They get too comfortable with their look and as a result resistant to change. Think about it this way; your hair is the only accessory your wear every day, all the time! So use it to your advantage. I believe that your hair should transition as regularly as the choice of your daily wardrobe. Obviously I'm not referring to significant change in cut and color, but subtle change in styling that better suits your environment whether you're at play, work, or a special event.

Related: 15 stylish ways to wear a bun

Do you have any favorite trends for spring?
Not to avoid your question, but I encourage people not to feel compelled to follow trends or popular theories about style. While a trending style, cut or color may look amazing on a favorite celebrity, it simply may not be right for you, or difficult to maintain throughout your daily routine. Be open to variations of the trend that may better enhance your personal style. Don't get me wrong, I'm a strong advocate for change when it comes to hair, but approach significant changes in style and color with caution. There are many factors to consider, such as the current condition of your hair, the way your haircut is growing out, does the layering allow for quick change, how the color will appear with new lines and texture in the hair. Even your skin tone and makeup should be considered when approaching major change.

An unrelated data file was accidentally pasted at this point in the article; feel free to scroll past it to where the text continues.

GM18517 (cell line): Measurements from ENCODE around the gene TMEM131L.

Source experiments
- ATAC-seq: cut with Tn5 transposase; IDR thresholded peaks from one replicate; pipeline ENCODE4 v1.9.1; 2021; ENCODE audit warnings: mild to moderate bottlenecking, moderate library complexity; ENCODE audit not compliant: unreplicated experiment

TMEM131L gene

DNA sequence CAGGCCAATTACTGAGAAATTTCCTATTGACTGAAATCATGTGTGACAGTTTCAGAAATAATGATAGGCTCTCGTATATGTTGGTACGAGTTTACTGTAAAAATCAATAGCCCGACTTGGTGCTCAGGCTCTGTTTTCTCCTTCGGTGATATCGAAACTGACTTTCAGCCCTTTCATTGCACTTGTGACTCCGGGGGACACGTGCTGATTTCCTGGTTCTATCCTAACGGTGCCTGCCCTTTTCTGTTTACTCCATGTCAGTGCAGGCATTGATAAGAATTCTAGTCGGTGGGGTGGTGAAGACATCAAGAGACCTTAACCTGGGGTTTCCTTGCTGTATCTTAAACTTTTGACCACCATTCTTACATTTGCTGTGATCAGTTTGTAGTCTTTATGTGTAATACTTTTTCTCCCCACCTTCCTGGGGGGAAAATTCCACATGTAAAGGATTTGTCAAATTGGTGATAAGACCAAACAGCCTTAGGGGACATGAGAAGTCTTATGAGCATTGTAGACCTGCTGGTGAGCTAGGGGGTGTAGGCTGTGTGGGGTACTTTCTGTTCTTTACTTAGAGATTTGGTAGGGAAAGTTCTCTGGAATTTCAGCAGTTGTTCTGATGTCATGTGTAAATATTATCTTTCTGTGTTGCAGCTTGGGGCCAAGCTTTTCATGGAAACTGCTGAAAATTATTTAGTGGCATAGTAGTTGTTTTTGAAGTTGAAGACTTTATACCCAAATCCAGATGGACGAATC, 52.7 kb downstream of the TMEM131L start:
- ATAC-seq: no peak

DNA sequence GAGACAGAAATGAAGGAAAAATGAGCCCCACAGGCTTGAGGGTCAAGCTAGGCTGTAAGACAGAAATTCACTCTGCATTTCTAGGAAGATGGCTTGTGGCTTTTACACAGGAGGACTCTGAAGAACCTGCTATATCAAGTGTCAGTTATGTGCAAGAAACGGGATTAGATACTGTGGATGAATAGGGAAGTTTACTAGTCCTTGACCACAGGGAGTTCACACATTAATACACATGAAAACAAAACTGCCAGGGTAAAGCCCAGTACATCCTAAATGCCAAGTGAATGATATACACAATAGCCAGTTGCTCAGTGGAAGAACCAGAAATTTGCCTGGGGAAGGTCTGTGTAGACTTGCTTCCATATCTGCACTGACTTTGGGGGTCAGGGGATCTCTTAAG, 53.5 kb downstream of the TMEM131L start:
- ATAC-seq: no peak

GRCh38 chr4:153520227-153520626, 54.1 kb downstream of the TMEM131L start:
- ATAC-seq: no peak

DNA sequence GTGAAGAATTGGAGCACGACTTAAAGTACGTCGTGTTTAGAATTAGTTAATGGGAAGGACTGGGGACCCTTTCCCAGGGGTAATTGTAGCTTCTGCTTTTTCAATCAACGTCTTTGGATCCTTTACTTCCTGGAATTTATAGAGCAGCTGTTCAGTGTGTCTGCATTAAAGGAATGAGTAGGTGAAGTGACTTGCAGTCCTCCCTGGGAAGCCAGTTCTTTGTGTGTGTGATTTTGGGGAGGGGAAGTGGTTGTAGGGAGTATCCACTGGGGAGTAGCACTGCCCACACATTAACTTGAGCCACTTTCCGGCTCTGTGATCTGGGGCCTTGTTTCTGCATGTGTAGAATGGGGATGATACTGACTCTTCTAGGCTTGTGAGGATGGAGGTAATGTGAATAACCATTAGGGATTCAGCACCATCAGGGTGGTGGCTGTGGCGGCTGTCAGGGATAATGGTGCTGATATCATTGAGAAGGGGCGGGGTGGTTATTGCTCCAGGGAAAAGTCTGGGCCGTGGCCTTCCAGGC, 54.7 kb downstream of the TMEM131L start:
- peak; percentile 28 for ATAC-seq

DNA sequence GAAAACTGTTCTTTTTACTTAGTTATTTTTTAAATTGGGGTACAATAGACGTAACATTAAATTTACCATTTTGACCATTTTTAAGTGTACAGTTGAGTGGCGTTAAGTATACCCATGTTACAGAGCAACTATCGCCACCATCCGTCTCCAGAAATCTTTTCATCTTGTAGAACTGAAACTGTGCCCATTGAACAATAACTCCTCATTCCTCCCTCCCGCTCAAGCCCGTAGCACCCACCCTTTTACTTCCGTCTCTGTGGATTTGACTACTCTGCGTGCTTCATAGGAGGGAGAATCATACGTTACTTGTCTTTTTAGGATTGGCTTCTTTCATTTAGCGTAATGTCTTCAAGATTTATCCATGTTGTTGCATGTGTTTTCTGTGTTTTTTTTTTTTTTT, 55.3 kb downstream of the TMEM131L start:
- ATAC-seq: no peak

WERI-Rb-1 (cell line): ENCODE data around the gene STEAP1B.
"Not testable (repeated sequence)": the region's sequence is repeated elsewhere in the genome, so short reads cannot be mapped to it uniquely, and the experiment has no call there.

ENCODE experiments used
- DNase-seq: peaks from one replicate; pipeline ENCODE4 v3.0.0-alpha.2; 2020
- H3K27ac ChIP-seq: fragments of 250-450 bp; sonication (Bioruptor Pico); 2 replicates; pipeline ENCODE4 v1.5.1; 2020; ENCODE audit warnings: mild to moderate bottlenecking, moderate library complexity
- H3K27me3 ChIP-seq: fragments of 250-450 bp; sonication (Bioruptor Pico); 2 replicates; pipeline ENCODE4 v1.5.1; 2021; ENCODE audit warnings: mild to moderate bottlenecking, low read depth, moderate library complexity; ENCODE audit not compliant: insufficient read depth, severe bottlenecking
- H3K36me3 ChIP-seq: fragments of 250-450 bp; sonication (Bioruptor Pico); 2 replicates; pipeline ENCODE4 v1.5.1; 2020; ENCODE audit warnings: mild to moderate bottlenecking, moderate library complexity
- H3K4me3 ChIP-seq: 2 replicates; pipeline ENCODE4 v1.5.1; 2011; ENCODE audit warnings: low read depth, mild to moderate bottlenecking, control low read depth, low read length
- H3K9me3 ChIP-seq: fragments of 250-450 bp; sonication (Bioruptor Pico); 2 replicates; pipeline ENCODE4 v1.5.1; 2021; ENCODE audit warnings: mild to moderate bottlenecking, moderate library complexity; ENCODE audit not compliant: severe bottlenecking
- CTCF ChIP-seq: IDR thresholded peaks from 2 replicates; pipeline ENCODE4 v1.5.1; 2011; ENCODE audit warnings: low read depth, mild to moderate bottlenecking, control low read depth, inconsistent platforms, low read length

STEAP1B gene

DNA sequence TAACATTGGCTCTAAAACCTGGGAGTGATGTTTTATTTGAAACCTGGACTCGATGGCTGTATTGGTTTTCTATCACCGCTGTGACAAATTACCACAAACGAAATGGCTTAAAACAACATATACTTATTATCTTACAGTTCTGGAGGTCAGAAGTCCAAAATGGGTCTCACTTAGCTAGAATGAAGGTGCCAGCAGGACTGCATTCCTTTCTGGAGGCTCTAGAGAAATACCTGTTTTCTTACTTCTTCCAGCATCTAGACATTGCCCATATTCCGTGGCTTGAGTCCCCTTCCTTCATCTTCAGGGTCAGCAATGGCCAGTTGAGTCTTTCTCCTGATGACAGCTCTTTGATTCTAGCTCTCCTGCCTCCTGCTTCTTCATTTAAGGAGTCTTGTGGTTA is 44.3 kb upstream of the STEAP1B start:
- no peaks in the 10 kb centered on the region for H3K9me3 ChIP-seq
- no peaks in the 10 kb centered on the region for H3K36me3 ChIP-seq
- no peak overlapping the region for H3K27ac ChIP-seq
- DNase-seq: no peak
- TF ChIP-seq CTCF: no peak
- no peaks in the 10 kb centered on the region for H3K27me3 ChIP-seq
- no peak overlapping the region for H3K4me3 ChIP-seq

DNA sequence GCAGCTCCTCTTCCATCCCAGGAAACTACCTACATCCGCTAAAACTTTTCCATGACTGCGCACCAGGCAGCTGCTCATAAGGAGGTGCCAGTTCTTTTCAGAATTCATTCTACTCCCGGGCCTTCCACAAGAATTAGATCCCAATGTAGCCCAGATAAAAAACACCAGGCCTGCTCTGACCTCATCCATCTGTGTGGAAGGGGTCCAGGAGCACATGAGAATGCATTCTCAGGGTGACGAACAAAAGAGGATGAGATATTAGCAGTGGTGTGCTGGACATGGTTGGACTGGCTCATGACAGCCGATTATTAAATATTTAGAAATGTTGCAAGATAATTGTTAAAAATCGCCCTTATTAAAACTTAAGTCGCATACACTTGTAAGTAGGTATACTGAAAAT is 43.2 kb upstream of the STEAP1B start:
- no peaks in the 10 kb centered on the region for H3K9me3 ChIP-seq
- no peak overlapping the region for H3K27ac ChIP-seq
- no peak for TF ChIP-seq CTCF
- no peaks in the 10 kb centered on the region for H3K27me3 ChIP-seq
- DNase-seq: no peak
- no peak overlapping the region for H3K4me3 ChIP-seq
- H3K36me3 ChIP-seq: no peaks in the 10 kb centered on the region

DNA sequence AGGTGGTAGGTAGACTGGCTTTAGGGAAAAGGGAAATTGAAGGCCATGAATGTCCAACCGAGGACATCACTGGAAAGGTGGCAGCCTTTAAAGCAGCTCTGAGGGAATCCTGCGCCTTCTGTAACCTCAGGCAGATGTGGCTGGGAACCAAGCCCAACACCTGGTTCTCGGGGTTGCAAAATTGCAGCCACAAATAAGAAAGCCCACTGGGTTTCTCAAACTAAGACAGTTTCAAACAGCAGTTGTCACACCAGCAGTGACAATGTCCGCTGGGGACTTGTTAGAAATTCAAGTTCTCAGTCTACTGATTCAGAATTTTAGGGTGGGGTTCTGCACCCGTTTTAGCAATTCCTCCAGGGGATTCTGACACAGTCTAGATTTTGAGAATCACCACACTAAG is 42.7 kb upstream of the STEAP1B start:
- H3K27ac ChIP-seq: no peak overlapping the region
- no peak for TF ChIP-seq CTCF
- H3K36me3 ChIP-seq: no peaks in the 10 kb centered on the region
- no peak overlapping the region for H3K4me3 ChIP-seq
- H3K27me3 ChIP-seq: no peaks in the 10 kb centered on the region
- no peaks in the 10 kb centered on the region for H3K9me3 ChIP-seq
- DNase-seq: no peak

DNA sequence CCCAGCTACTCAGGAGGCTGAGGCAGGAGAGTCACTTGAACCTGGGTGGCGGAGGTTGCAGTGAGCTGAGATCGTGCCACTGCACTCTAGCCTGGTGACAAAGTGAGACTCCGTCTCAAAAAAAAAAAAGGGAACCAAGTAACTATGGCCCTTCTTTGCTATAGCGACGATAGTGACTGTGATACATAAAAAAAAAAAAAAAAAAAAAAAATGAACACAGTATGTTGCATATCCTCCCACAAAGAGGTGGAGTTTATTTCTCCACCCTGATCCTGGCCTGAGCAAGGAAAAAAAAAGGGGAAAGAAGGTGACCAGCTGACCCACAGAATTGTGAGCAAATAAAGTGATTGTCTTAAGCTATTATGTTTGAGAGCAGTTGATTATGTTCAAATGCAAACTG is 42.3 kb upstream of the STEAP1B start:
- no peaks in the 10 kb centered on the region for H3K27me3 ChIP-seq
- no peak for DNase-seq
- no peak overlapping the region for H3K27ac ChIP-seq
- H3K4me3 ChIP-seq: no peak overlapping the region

Who are your celebrity beauty icons? Past or present?

That's easy, Audrey Hepburn! Audrey managed to make every hairstyle look as though it was custom-made for her. Whether it was a perfectly coiffed bob, elegant chignon, or androgynous pixie crop, she epitomized chic and grace. Audrey always looked perfectly quaffed, both at work and play.

- By Jill Seiman
Follow Jill Seiman at Babble